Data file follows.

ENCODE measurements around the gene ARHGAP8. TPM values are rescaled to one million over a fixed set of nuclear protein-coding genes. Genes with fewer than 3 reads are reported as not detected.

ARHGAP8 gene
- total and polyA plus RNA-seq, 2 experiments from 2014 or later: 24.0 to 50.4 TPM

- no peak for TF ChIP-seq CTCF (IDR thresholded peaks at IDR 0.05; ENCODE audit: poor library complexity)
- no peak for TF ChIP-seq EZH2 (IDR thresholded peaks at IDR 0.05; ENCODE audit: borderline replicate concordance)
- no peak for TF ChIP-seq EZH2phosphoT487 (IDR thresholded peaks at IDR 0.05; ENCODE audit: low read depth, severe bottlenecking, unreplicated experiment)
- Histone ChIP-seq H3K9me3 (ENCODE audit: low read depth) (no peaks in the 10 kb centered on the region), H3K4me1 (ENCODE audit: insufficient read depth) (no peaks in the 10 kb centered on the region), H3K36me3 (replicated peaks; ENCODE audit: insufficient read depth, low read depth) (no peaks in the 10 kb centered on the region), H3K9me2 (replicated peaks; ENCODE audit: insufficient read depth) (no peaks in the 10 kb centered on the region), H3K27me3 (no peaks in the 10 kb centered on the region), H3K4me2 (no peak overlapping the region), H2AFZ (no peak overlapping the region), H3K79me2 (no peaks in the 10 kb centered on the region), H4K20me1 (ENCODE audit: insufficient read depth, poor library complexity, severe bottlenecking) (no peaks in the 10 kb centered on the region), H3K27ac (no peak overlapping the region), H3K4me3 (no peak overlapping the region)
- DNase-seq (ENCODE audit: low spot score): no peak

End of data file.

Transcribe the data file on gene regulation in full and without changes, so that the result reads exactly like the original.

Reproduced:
ENCODE measurements around the gene ARHGAP8. TPM values are rescaled to one million over a fixed set of nuclear protein-coding genes. Genes with fewer than 3 reads are reported as not detected.

ARHGAP8 gene
- total and polyA plus RNA-seq, 2 experiments from 2014 or later: 24.0 to 50.4 TPM

- no peak for TF ChIP-seq CTCF (IDR thresholded peaks at IDR 0.05; ENCODE audit: poor library complexity)
- no peak for TF ChIP-seq EZH2 (IDR thresholded peaks at IDR 0.05; ENCODE audit: borderline replicate concordance)
- no peak for TF ChIP-seq EZH2phosphoT487 (IDR thresholded peaks at IDR 0.05; ENCODE audit: low read depth, severe bottlenecking, unreplicated experiment)
- Histone ChIP-seq H3K9me3 (ENCODE audit: low read depth) (no peaks in the 10 kb centered on the region), H3K4me1 (ENCODE audit: insufficient read depth) (no peaks in the 10 kb centered on the region), H3K36me3 (replicated peaks; ENCODE audit: insufficient read depth, low read depth) (no peaks in the 10 kb centered on the region), H3K9me2 (replicated peaks; ENCODE audit: insufficient read depth) (no peaks in the 10 kb centered on the region), H3K27me3 (no peaks in the 10 kb centered on the region), H3K4me2 (no peak overlapping the region), H2AFZ (no peak overlapping the region), H3K79me2 (no peaks in the 10 kb centered on the region), H4K20me1 (ENCODE audit: insufficient read depth, poor library complexity, severe bottlenecking) (no peaks in the 10 kb centered on the region), H3K27ac (no peak overlapping the region), H3K4me3 (no peak overlapping the region)
- DNase-seq (ENCODE audit: low spot score): no peak